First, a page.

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A Couple Things for Today


First is the announcement that "the Massachusetts House of Representatives as voted to recommend a state budget for the coming fiscal year that calls for $6.5 million for the Massachusetts Cultural Facilities Fundand a $400,000 budget increase for the Massachusetts Cultural Council (MCC).The House budget would increase MCC's appropriation by roughly $400,000 to nearly $12.7 million for fiscal year 2009." This is pretty surprising considering the deficit predicted for the state of Massachusetts.

Second: my lamentations yesterday on a event free Tuesday has prompted an invite to check out Mark Phelan's exhibition "These Things Take Time" at Herrell's Allston Cafe, 155 Brighton Ave in Allston.
The description of his mixed media work is a bit weighty (it purports to "comment on the spaces in between: between the way it feels to have the wind knocked out of you by a punch in the gut and the way frozen air fills your lungs on a winter day, between disappointment and regret, between memory and forgetfulness, between sin and redemption.") but the image looks interesting. Check it out. Then go home and watch "Hell's Kitchen."

In the Art-News front (my own Art-News front not the magazine of the same name) both the New York Times and the Wall Street Journal have rather lengthy articles on the upcoming spring auctions and the trepidation surrounding the art market in light of the collapse of the credit market. There are two Bacon triptychs (one at Christies - est. $25-35 MM - and the other at Sotheby's - est. $70MM) and a Monet' "Le Pont du Cheminde Fer à Argenteuil," from 1873 that is estimated at $35MM. The articles admit that if there are bad times ahead for the art market it isn't going to happen with these works. It will happen with artists of lesser fame on the lower end of the market. "Seasoned dealers and collectors are guessing that market cracks will emerge first in sales of less expensive works, that this is the season of the great divide between the Best and the Rest" The interesting thing is that the money is still out there it just isn't coming from the usual (i.e. Western) sources. "Auction house executives are busy talking up the soaring numbers of Asian, Russian and Middle Eastern collectors, trophy hunting with cash to burn. They also cite the recent $600 million private sale of art from the estate of the dealer Ileana Sonnabend — proof, they say, that there is still enough money out there and that no price is too high." In this volatile era the auction houses are having to raise their guarantees to sellers at the expense of profits just to nail the commissions ahead of their competitors. Sounds like a recipe for disaster. Financially speaking of course.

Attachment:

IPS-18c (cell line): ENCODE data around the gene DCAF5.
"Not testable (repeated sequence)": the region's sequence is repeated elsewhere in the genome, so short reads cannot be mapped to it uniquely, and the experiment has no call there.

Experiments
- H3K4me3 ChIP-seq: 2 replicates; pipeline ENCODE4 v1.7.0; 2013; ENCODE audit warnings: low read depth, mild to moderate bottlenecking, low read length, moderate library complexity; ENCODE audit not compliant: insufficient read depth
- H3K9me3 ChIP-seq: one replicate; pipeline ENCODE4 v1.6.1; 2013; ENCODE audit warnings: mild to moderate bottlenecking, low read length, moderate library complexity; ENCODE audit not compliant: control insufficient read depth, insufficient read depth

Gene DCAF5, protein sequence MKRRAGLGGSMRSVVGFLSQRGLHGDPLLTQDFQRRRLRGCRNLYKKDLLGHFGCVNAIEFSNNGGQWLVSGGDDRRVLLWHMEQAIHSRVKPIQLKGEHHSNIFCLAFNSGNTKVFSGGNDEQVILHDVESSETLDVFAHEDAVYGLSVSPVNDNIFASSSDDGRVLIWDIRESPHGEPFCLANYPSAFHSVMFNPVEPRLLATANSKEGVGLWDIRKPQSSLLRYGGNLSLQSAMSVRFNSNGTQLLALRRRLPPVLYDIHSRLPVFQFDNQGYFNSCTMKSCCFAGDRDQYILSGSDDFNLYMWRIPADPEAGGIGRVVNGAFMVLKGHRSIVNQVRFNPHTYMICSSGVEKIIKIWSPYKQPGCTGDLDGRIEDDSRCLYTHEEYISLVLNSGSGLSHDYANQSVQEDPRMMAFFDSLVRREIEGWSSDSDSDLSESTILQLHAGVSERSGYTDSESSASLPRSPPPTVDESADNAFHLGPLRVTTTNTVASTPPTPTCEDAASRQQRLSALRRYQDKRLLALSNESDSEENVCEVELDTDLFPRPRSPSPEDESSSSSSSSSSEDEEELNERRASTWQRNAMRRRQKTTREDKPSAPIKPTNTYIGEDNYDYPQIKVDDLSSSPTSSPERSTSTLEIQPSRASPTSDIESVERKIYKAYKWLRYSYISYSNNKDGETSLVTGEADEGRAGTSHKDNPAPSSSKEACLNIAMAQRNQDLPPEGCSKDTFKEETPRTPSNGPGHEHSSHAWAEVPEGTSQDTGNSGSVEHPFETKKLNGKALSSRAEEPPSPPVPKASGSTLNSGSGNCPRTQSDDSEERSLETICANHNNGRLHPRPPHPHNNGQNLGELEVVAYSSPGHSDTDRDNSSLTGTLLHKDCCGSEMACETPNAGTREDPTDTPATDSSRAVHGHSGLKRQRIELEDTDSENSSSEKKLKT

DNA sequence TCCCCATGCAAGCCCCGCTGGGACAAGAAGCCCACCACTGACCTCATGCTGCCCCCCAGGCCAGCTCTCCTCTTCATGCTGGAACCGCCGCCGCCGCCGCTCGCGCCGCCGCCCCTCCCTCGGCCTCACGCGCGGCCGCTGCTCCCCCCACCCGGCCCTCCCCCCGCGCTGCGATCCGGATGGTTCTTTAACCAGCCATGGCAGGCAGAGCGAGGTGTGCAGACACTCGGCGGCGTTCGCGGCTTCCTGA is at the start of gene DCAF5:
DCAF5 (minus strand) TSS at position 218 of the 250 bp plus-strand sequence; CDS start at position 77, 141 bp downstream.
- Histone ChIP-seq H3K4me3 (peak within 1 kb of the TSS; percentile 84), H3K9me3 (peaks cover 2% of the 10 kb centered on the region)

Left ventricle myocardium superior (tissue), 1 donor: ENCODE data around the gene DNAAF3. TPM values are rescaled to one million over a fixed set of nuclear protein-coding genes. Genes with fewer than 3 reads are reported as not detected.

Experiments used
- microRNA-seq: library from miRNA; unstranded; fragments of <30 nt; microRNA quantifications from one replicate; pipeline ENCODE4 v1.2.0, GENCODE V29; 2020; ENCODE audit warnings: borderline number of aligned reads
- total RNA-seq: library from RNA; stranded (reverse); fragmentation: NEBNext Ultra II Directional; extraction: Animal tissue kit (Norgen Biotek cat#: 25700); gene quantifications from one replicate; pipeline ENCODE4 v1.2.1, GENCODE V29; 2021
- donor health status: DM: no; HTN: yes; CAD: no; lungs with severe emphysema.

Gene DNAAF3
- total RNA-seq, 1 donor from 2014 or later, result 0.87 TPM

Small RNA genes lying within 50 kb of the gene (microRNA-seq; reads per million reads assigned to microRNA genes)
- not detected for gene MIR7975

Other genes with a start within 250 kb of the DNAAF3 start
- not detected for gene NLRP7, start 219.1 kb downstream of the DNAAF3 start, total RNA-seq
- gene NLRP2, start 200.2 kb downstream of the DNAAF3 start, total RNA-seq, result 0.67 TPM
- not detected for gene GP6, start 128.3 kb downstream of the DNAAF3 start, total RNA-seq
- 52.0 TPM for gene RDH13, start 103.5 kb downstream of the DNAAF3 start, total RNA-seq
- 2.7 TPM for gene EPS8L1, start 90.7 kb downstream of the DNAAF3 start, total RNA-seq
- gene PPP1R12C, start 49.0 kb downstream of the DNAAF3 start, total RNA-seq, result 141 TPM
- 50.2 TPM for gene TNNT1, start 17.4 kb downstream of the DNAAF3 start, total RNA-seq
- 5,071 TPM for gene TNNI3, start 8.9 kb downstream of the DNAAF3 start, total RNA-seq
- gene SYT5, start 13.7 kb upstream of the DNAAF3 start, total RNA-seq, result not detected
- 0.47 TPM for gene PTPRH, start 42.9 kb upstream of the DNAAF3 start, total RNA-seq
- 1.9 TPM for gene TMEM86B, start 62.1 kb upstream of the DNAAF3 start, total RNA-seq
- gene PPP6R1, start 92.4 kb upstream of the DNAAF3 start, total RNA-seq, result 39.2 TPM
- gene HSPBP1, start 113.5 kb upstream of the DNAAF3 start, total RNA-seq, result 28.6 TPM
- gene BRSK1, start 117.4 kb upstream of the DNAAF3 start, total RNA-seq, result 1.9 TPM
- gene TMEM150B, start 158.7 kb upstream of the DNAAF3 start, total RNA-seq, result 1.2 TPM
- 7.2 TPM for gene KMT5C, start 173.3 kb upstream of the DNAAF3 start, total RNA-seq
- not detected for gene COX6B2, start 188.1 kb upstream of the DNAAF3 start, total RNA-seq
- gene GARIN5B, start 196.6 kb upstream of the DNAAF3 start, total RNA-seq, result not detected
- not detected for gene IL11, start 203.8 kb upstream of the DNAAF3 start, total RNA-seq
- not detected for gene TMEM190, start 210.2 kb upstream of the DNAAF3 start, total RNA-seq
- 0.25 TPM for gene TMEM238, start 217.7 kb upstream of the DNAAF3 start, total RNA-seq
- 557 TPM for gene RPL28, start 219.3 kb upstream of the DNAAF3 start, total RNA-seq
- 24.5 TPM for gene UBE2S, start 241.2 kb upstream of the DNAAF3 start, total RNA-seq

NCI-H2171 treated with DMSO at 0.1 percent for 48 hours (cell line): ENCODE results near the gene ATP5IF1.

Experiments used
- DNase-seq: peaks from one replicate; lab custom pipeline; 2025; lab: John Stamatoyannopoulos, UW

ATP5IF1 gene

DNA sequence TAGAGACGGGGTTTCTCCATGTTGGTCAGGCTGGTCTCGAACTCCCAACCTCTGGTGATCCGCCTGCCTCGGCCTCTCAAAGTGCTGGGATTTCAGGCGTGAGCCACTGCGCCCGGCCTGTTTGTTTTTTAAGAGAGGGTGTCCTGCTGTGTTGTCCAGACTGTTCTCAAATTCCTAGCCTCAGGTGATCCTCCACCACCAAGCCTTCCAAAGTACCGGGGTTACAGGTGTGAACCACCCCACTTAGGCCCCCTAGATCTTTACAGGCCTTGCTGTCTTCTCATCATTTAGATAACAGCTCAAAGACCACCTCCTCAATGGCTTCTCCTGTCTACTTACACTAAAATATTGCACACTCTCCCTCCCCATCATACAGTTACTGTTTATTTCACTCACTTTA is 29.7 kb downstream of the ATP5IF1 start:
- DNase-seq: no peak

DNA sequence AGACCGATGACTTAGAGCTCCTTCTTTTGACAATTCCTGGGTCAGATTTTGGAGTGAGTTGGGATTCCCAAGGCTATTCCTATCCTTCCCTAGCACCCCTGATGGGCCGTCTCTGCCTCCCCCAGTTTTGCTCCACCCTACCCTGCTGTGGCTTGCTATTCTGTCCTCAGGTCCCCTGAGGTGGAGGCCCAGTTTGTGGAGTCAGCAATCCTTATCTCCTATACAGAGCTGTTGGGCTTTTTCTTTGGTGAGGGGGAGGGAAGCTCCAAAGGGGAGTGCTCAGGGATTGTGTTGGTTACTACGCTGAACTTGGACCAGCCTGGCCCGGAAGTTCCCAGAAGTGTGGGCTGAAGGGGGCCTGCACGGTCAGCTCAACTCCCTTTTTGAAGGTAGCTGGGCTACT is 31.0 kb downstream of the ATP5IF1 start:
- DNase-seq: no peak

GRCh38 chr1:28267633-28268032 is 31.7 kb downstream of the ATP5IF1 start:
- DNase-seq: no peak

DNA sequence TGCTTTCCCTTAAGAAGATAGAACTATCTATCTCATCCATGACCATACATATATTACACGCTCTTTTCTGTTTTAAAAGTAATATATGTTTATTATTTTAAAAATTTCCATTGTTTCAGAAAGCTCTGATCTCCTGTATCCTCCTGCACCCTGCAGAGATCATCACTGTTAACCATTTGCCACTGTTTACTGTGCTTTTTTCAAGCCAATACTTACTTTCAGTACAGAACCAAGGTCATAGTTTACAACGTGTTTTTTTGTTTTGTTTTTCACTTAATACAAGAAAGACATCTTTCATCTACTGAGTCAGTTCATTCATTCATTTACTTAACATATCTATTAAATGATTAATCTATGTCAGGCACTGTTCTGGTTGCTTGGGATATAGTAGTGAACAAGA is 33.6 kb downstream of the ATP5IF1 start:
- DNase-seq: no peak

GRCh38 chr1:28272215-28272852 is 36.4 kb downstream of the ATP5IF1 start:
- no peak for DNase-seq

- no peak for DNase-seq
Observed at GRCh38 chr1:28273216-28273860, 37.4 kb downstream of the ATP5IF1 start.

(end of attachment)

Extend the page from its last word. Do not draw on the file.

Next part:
According to the WSJ article, "there are reasons to believe the bubble might pop. A handful of art fairs have been canceled in recent weeks (Düsseldorf Contemporary, Fine Art Frankfurt, Photo London and the Flow Art Fair among them); a few galleries have closed or cut back their programs. Dealers, who would likely feel a softer market first, are complaining. Earlier this month, art dealer Kenny Schacter took a booth at Art Cologne, and when he failed to sell anything, famously posted photos of its empty aisles on Art World's Web site."

It will be interesting to see what happens.

Image above is Francis Bacon's "Three Studies for Self-Portrait" (1976) and below is one of Schacter's photos from Art Cologne.

About Author

Brian is an artist, educator and Boston-native and is the Managing Editor of BR&S, coordinating the editorial activities of the publication. He has a BFA from Tulane University in New Orleans and his MFA in Sculpture from MassArt. Brian is also an Assistant Lecturer and the Instructional Media Specialist for the Sculpture and Digital Media disciplines at the University of Massachusetts Boston.

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